Expat women, living an easy life?

Expat women are sometimes seen as ladies of leisure and luxury. Is that correct, and how does this judgment affect you?  You are mainly looked upon with jealousy from the home country.

Beautiful house, successful partner, children go to an expensive school, staff for everything  so you can do what you like. Sure, it’s also a huge job,  moving everything, children uprooted, arranging visas/permits and few countries are so organized as the Netherlands. All that in a foreign language and without the normal social networks. The environment can see that it’s not all perfect and there is respect: you took the chance, for others it often remains a dream.


What does this pre-judgment do to you?

Do you see what I see? It seems funny,  envy over how  your life is so easy whilst we sometimes uphold the image and don’t come clean about how hard it really is. If only it was such a luxurious life. We have, after all, chosen this life ourselves … Maybe it feels like failing to say how difficult it is, we are after all smart, independent women right? Our partner is working so hard, let’s not bother him with it. However, we deny ourselves something important: pride and recognition of what we do, overcoming all those difficulties, or even creating opportunities and contributing something to that new country. Or how essential it is that the rest of the family can find peace because you’re there.

Importance of appreciation and self-confidence

If others do not see what you contribute, you feel no recognition, then I find that very sad. What I find worse is if you feel no self recognition and satisfaction in what you do. What does this lack of recognition and (self) appreciation do with you? A lot, I know from experience and I see it in expats around me. Professional literature is also very clear on this. To feel at home, for a sense of belonging, a sense of meaningfulness, self-esteem and social recognition is very important.  For expats all the more so. Lack of sense of appreciation makes you less at home in your new country. A new country affects your identity,  you are no longer in the old roll. People do not know your qualities yet, maybe you had a job in your homeland. I hear myself say when people ask me what I am doing here in Brazil: ‘ my husband works here with  … ‘. As if my husband is my identity. As if work alone is an identity.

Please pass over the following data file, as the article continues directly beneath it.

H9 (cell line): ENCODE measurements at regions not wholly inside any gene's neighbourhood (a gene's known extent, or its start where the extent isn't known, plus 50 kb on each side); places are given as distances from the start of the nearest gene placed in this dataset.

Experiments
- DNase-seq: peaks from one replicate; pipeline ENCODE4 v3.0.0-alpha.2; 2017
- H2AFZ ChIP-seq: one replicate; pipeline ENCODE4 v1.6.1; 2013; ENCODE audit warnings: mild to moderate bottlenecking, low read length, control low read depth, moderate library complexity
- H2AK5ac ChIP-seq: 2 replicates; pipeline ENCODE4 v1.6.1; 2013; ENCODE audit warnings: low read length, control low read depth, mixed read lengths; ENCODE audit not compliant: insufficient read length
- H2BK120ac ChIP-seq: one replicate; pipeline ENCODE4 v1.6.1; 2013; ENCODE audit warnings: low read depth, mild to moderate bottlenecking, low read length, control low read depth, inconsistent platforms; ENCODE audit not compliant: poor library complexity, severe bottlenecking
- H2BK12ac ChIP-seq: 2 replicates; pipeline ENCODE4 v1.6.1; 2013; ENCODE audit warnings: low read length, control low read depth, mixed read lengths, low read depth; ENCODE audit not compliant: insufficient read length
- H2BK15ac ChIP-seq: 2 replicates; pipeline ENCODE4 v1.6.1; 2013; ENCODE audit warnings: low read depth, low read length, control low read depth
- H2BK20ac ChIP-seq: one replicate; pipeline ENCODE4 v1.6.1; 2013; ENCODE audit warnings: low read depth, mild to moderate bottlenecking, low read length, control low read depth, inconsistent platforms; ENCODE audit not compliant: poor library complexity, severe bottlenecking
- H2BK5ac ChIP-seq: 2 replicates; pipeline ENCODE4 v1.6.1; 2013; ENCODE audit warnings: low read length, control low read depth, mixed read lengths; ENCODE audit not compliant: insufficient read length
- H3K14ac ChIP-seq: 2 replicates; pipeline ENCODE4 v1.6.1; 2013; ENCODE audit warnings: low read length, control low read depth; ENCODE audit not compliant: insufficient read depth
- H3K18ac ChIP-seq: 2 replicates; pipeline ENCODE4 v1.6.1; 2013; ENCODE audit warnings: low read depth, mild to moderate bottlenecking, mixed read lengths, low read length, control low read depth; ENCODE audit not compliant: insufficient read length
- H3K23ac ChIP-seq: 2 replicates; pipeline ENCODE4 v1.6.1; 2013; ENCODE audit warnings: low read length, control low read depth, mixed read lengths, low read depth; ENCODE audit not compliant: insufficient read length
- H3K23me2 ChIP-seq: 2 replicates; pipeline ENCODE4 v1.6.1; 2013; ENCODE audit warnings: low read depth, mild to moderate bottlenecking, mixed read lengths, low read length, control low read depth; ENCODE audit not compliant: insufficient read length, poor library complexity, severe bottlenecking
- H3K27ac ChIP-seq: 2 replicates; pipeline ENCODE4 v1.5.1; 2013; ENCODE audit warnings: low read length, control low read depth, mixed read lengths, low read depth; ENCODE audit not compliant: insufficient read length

In coaching we say: we can’t  change the other, first work on yourself:

Focus on the positive: too often we focus on the negative, how much more we wanted to do, or what went wrong.  But we do not see what we have accomplished.

Be realistic: good planning – good prioritsation and time-management helps to prevent a lot of frustration about yourself and others. Especially in a new country, you’ll feel much more useful and you have more of a sense of control.

Be happy and enjoy it if when you do have time. Enjoy it that staff does the work you don’t like. As a friend of mine says: ‘Make the best  of it. If I don’t use it, I am silly. Enjoy it, don’t feel guilty, use it wisely ‘.

Sharing joy about what you achieve is not arrogance. Men are often so good at it, if I may generalise.  They can talk for hours about how well something went.  I can observe with jealousy!. However it is so important to do and then you might finally believe it yourself.. You will receive more appreciation from others.

Last but not least, research if you think you have nothing to do, contribute nothing. Investigate whether you  would like to contribute more, want to feel more satisfaction about what you do. Work on it, give it your attention because that opens up new worlds, away from dissatisfaction, to unlimited possibilities and self-realisation.


Tackling stereotypes abroad

Tackling stereotypes abroad Blog by Kriti Toshniwal Stereotypes, we have all encountered them. And as expats abroad, we encounter them more openly and perhaps more often. As an Indian woman living abroad, I have encountered several stereotypes. Some of these were...

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